Friday, 9 January 2004

Global Warming and extinctions

A personal perspective on the research into extinctions

Articles in New Scientist ( and Nature are predicting massive extinctions due to global warming. The figures are really scary, with a BEST case scenario predicting 9% of the world's species facing extinction as a result of global warming. Add this to the IUCN Red Data Book listing which classifies 10-30% of species as endangered, and the figures become truly alarming.

Endangered species have become fashionable subjects for research, but many of the scientists are simply modellers (what used to called arcmchair naturalists), using data from other scientists to make their predictions. Long gone are the days when conservation was a field occupied largely by dedicated amateur naturalists and a handful of field biologists. There's big money in conservation, and scientists are cashing in. I see very little evidence that most of the scientific research actually saves any wildlife. The majority of the endangered species that are being saved, tend to be the bigger, more spectacular species, and most of those will get saved regardless of the scientific research; they are being saved by public demand. And those less attractive, smaller species that are being saved, are being saved because of land conservation projects.

It's high time that we stopped talking about saving endangered species and did something. And conservation bodies should certainly stop most of their spending on research (unlikely because many of them are now controlled by scientists).

Time is rapidly running out and there is only one realistic solution, and that is to acquire as much as possible of the world's remaining natural habitats. This won't mean that research will suddenly cease -- universities, museums and other institutions will still carry on, but conservation dollars, pounds euros, pesos roubles etc, raised from the general public should go where it is most cost effective. And that is land purchase.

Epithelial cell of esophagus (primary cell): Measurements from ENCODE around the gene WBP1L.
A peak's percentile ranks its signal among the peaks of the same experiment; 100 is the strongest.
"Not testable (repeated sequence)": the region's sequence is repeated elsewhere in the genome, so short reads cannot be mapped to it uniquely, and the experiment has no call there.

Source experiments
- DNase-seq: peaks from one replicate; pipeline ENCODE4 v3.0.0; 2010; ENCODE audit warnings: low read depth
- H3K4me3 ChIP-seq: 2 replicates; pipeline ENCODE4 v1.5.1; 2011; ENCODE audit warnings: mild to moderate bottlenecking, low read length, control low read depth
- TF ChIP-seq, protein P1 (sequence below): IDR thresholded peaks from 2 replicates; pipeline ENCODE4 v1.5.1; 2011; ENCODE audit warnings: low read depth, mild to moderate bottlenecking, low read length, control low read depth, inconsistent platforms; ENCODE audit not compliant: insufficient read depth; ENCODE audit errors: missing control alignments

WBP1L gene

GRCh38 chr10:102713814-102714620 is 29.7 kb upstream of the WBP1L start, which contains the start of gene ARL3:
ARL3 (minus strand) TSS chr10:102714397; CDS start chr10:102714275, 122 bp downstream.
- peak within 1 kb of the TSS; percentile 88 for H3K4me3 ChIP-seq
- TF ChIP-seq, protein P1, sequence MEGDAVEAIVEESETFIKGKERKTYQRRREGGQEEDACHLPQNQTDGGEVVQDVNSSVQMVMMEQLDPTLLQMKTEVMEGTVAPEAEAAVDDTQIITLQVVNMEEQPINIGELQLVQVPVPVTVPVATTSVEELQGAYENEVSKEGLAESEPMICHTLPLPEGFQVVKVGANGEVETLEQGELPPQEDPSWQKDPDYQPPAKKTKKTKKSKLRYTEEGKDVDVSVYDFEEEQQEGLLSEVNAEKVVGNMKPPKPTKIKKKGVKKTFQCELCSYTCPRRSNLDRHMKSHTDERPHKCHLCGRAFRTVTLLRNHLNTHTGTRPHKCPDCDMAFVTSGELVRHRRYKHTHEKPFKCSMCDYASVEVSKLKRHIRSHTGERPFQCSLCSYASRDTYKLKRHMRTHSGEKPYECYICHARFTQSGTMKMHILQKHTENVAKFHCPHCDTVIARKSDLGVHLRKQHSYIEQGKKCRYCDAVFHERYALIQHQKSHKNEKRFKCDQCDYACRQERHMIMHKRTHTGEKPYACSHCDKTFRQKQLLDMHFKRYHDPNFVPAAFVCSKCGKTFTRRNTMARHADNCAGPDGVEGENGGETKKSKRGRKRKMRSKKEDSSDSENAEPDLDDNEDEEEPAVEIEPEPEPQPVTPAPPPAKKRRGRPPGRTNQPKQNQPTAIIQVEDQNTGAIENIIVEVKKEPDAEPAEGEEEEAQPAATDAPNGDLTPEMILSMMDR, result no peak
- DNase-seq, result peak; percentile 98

Global warming is a major issue, and so is habitat destruction and the many, many other forms of anthropogenic change that adversely affect wildlife. But most of these need governments to take action. Conservation bodies and the public should take action where they are most cost effective. Look at how much money WWF has spent over the past 40 years on research, then see how many acres of land that would have acquired world wide. In 2001 WWF's income was around £30,000,000 in the UK alone (I know a lot of that money could not be spent on land, even if they wanted to, but it does give an idea of tthe scale of things). £30 million would buy at least 1.2 million acres of land -- probably well over 5 million acres. Even in England it would probably buy over 10,000 acres. To give an idea of size, the State of Massachusetts is less than 2 million acres. And Belgium is just over 7 million acres.

And it's often been said that an area of rainforest the size of Belgium is lost every year -- just over 7 million acres. There is no doubt that $70 million could buy that much tropical rainforest.

The World Land trust is not alone in trying to save wildlife and habitat by acquisition, but we are a tiny minority. We need more support.

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